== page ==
Glasgow & West Scotland

120,000 bees take up residence at Glasgow City Council HQ

Bees on Glasgow City Chambers roof Image copyright Glasgow City Council
Image caption Council leader Gordon Matheson (left) with the bees on the City Chambers roof

More than 120,000 bees have taken up residence on the roof of Glasgow City Council headquarters.

The insects are being housed in two insulated hives designed to keep them warm during the winter on the flat roof of the City Chambers.

The initiative is part of wider council schemes to use spare space around the city for sustainable development.

It is hoped the bees will frequent flowers in George Square, Merchant City and on Glasgow Green.

Council leader Gordon Matheson, who also chairs the Sustainable Glasgow group, said: "Bees are exceptionally important to the food chain. They pollinate a third of the food we eat and also pollinate trees which help reduce air pollution by taking in carbon dioxide and releasing oxygen.

'Dear green place'

"Sadly their numbers have dropped dramatically in recent years so Sustainable Glasgow is doing its bit to help reverse that decline by installing these two hives.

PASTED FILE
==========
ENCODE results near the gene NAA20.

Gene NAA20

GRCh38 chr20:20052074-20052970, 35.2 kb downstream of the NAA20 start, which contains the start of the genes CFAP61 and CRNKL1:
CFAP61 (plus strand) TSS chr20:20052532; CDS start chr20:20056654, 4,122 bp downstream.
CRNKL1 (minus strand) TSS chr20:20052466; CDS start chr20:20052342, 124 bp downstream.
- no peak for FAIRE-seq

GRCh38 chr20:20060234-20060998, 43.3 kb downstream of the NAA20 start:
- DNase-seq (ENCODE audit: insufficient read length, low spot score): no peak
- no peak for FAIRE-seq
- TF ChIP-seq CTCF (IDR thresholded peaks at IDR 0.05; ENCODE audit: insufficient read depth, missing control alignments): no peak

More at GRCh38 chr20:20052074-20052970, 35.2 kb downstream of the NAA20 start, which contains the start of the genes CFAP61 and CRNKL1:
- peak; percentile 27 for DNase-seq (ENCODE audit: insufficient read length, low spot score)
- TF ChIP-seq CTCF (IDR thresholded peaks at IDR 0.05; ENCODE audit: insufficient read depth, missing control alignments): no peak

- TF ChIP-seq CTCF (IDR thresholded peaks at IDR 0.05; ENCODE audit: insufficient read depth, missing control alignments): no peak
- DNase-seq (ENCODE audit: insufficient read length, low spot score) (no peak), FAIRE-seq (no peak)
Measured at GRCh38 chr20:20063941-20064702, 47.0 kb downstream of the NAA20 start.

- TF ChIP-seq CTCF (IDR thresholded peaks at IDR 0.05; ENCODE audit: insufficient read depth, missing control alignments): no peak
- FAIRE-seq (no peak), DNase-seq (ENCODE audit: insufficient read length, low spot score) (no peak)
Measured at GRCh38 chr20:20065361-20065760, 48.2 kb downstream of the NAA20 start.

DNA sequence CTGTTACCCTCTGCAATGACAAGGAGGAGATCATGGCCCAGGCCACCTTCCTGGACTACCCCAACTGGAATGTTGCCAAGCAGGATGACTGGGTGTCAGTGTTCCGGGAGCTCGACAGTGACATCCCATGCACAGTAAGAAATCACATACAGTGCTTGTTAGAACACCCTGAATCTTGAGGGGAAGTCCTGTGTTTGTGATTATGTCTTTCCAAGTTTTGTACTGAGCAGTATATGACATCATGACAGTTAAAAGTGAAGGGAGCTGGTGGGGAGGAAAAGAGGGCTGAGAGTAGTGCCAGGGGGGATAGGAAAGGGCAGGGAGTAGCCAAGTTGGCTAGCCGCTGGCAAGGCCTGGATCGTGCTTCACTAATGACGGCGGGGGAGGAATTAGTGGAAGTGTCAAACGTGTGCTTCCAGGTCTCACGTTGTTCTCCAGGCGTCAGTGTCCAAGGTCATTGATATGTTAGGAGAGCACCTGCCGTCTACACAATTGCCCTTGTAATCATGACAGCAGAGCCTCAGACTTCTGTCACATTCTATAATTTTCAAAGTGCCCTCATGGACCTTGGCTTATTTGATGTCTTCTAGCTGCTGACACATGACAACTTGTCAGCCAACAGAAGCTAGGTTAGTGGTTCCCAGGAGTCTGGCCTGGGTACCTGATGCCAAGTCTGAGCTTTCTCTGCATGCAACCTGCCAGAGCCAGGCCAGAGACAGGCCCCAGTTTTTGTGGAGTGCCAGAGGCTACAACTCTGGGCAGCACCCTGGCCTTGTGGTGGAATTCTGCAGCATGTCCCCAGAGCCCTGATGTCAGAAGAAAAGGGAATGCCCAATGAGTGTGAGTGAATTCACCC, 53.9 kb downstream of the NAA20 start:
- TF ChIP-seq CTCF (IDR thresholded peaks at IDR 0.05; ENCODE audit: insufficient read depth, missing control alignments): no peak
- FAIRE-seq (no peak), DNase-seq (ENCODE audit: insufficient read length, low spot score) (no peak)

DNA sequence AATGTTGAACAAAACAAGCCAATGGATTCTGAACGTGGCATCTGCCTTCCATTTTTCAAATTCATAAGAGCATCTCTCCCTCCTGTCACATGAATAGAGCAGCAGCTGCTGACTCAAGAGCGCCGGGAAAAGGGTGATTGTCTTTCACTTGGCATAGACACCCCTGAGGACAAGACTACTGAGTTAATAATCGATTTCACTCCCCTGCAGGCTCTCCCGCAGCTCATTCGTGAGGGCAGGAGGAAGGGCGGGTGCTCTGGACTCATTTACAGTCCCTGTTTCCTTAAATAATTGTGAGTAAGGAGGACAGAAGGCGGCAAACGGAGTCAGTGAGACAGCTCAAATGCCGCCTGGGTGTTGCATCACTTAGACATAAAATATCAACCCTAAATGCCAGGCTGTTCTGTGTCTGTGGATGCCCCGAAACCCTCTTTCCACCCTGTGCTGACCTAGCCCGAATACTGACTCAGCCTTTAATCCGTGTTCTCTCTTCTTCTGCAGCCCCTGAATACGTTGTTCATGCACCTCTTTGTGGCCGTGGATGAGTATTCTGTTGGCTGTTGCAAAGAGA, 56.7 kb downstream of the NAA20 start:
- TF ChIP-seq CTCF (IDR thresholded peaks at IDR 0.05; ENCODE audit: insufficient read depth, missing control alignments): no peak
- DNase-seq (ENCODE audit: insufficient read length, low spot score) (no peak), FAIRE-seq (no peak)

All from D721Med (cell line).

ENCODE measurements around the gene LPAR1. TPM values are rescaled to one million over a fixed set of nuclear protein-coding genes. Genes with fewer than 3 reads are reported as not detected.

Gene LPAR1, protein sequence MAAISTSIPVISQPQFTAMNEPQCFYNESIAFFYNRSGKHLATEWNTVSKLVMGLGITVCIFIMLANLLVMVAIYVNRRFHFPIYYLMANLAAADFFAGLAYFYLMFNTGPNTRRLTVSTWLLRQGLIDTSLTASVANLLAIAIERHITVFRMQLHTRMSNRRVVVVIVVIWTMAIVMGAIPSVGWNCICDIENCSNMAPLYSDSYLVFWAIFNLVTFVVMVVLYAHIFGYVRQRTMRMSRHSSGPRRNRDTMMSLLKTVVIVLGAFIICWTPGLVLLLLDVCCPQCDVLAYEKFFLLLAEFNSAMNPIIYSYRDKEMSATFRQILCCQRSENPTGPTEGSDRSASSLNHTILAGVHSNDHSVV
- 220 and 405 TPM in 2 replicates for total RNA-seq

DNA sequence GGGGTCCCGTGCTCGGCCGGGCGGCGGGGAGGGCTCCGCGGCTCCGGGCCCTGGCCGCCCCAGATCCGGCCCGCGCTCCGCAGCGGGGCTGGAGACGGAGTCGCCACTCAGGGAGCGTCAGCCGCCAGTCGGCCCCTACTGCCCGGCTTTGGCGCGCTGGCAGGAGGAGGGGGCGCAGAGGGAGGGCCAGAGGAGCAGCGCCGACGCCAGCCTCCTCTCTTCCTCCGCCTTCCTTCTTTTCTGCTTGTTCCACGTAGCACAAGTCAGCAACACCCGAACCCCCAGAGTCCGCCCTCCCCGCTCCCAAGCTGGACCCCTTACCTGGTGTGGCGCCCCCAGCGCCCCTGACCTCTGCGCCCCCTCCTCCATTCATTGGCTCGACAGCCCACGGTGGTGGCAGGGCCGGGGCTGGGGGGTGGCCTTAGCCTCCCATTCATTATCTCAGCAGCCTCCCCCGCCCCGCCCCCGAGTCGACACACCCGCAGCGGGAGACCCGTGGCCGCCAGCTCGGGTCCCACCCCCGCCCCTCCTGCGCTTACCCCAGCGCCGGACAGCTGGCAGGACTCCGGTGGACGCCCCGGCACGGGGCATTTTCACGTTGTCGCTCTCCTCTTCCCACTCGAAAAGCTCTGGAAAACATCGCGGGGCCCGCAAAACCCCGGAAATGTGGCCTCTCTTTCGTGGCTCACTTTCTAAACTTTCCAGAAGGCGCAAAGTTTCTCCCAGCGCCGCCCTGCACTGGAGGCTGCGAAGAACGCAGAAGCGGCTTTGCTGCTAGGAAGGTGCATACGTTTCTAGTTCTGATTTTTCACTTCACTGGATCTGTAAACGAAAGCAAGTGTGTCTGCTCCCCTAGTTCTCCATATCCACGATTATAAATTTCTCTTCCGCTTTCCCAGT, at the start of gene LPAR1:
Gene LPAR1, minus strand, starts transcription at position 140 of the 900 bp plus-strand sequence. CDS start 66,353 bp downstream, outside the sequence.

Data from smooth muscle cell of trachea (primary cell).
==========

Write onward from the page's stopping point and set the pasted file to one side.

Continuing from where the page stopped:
"I hope the bees will flourish in their new homes and help us ensure Glasgow remains a dear green place for generations to come."

The council contracted the eco-business, Plan Bee Ltd, to provide the bees and hives as well as training council staff to look after the insects.

There is now a waiting list among council staff to be on the team of trained volunteers who look after the bees.

Any wax produced in the hives will be used as a sustainable source of polish for furniture in the council's Satinwood Suite.

'Garden city'

A decision will be taken on how the honey will be used depending on the quantity and quality produced.

Warren Bader of Plan Bee Ltd said: "Glasgow is a fantastic garden city with a lot of green spaces including Glasgow Green, Kelvingrove Park and the riverside.

"There is a lot of buddleia which bees love and they can actually be safer in a city than in the countryside where a lot of farmers use pesticides and can plant mono cultures (just one type of crop) which isn't healthy for pollen production.

"The bees will go out foraging across Glasgow and in a good summer could produce plenty of honey."

Next year Glasgow plans to hold Green Year 2015 - 12 months of activities celebrating the city's green credentials and also encouraging others to do their bit for the environment.

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